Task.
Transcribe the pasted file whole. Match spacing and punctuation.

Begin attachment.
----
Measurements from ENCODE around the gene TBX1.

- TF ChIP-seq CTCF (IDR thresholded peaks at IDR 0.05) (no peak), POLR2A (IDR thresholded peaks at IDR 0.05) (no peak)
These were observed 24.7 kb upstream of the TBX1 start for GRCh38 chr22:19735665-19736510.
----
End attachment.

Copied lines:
Measurements from ENCODE around the gene TBX1.

- TF ChIP-seq CTCF (IDR thresholded peaks at IDR 0.05) (no peak), POLR2A (IDR thresholded peaks at IDR 0.05) (no peak)
These were observed 24.7 kb upstream of the TBX1 start for GRCh38 chr22:19735665-19736510.